There are some things we often have to do to save a relationship:
1: Recognise that there is a problem
2: Go to a GP or other professional to begin to address underlying personal issues if there are any.
3: Learn coping strategies for the management of our own stress
4: Learn about people in general; how we process emotional and cognitive information.
5: Adopt strategies for the management of our thoughts and feelings
6: Use personal skills to begin relationship repair where possible
7: Continue to practice
8: Couples or individual coaching or counselling may also be of benefit.
Addressing relationship issues and taking responsibility for our thoughts, words and deeds is often the hardest thing we will do. If it was easy, then more relationships would survive.
It can be hard to 'lean into' the hurt and make effective efforts to move forward toward self understanding and relationship repair.
Narcissism is a combined spectrum of behaviours and a person may not exhibit all of them right away. Often you are not aware when meeting and dating that there is even a problem as they can appear charming and can seem to ‘morph’ into what you are looking for in a relationship. But over time things change. No-one I know has said that they entered into a relationship to experience
someone who is;
· self-enamoured, self-absorbed
· demonstrating low levels of empathy
· displaying an attitude of entitlement
· chronically mismanaging anger
· manipulative or exploitative
· feeling superior
· living in an ‘alternate reality’
· Pathologically defensive.
Unfortunately, many of us are susceptible to the behaviours exhibited by this kind of personality.
Here are some of the symptoms of being in a relationship with someone displaying narcissism:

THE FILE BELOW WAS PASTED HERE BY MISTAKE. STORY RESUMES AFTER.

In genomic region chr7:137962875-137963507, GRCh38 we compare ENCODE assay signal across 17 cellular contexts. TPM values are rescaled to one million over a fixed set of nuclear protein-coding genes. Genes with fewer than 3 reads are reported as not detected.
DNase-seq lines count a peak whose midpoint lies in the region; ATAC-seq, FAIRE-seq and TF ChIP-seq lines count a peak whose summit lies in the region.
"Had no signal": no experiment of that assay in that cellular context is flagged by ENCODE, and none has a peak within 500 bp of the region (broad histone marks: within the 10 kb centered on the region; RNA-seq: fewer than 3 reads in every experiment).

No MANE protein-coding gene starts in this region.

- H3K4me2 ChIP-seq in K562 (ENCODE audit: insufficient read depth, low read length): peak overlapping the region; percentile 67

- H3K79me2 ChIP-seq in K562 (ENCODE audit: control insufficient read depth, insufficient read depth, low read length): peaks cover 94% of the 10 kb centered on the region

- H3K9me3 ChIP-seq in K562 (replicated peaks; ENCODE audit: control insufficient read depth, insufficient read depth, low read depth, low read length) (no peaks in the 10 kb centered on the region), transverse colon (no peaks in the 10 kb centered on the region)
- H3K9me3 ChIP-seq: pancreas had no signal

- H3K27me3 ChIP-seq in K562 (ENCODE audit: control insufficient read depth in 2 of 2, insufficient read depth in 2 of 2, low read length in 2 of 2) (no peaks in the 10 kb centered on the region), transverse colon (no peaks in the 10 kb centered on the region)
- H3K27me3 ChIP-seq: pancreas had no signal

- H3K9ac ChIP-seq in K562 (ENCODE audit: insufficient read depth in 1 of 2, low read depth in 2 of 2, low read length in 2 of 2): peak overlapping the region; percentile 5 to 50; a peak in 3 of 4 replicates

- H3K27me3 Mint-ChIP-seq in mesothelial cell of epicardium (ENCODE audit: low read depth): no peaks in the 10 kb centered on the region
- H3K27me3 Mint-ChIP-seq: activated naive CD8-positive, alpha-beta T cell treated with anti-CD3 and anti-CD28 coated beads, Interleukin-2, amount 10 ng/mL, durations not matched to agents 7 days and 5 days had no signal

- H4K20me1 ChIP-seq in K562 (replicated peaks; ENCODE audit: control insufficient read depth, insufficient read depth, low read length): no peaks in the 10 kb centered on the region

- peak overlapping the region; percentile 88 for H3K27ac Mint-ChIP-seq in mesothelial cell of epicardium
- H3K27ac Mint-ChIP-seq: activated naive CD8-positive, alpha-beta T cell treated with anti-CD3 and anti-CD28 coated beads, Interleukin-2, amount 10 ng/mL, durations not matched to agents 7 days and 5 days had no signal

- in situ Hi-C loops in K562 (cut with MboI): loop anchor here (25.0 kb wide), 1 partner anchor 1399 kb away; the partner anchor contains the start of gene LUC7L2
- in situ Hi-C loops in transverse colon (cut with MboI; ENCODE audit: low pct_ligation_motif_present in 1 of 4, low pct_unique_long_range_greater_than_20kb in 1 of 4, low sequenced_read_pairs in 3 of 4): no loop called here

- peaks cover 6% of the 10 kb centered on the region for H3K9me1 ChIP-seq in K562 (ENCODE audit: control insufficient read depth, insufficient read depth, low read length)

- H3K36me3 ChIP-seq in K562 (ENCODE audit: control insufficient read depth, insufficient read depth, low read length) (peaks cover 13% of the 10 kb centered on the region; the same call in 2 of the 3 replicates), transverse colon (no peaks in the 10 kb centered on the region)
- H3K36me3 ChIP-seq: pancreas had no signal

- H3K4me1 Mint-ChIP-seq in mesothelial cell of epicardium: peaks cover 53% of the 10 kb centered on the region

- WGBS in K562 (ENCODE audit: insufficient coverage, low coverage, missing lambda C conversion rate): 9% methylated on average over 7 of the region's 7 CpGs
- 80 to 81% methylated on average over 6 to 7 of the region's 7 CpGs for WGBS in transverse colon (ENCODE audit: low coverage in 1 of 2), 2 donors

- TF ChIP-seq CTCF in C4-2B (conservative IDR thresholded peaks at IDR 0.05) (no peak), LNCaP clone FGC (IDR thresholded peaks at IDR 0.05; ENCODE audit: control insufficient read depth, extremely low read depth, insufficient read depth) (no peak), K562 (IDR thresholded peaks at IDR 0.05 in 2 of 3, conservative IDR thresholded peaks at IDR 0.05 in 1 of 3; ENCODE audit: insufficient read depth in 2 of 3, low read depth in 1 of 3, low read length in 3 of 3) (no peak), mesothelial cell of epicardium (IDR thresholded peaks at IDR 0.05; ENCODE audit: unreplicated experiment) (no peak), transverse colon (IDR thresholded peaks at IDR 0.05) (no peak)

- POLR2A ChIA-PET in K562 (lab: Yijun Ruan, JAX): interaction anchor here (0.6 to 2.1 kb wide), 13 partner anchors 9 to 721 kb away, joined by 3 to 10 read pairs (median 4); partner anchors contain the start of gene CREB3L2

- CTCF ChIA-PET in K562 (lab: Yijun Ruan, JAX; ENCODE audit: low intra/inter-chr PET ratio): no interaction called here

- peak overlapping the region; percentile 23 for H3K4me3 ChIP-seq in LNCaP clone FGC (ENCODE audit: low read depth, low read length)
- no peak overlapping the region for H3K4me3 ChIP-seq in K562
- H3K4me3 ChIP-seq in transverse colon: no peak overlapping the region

1. An ongoing feeling that YOU are at fault for their behaviour, feelings and thoughts as there is a consistent blame-shift that makes this type of person 'never wrong'.
2. A deep sense of anxiety that can lead to 'people pleasing'.
3. Difficulty sleeping.
4. Changes in appetite; either eating too much or not enough.
5. A decrease in self-care.
6. Increasing isolation from friends and family as the narcissist will continually dislike your friends, family and will attempt to isolate you.
7. Increase in your alcohol or drug consumption to cope.
8. More self-doubt as the narcissistic personality will 'gaslight' you and you will begin to second-guess yourself.
9. Loss of self-identity as you move into 'survival mode'.
10. Other forms of Domestic violence (such as physical, emotional, sexual, financial) as the narcissistic personality type can use extreme versions of coercion to gain power and control.
How to manage the situation:
You might find yourself at the GP, depressed and anxious. It could be a good time to get a GP mental health care plan to see a professional (such as myself) to discuss your options. Regardless, its important to learn:
1. Behavioural responses that will reduce the power that the narcissist has over you.
2. The extent of the problematic behaviours and what is behind them.
3. Safety planning
4. To avoid these relationships in the future by being able to recognise likely narcissists from the get-go.
Upon coming out of these relationships, it is important to rebuild self-esteem & be equipped to protect yourself from future problems.
There is so much to know about recognising, countering and managing overt and covert manipulation. A skilled life coach can help! Feel free to book a session with me for specialist knowledge, skills and techniques that are not commonly available.
Individual skills training and coaching in Perth or online:
Many of our clients also claim a Medicare rebate after each session.
We love to talk in person! Start the ball rolling by calling our Mundaring and Canning Vale offices on 0488 186 603. For you convenience, we offer an initial 20 minute phone consultation for free to start working-out how we can help you right now.